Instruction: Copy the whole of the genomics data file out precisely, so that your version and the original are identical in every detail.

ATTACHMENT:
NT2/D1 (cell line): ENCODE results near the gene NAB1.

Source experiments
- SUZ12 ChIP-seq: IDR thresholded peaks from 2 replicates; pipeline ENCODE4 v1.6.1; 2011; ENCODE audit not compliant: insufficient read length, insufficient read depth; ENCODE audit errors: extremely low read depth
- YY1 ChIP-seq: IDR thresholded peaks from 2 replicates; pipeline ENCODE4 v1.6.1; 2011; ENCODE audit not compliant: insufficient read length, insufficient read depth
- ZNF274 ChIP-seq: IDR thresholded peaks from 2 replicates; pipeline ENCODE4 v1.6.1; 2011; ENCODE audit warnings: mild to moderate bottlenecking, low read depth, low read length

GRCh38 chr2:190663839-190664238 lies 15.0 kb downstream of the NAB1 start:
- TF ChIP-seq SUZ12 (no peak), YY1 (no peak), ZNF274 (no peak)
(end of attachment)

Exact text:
NT2/D1 (cell line): ENCODE results near the gene NAB1.

Source experiments
- SUZ12 ChIP-seq: IDR thresholded peaks from 2 replicates; pipeline ENCODE4 v1.6.1; 2011; ENCODE audit not compliant: insufficient read length, insufficient read depth; ENCODE audit errors: extremely low read depth
- YY1 ChIP-seq: IDR thresholded peaks from 2 replicates; pipeline ENCODE4 v1.6.1; 2011; ENCODE audit not compliant: insufficient read length, insufficient read depth
- ZNF274 ChIP-seq: IDR thresholded peaks from 2 replicates; pipeline ENCODE4 v1.6.1; 2011; ENCODE audit warnings: mild to moderate bottlenecking, low read depth, low read length

GRCh38 chr2:190663839-190664238 lies 15.0 kb downstream of the NAB1 start:
- TF ChIP-seq SUZ12 (no peak), YY1 (no peak), ZNF274 (no peak)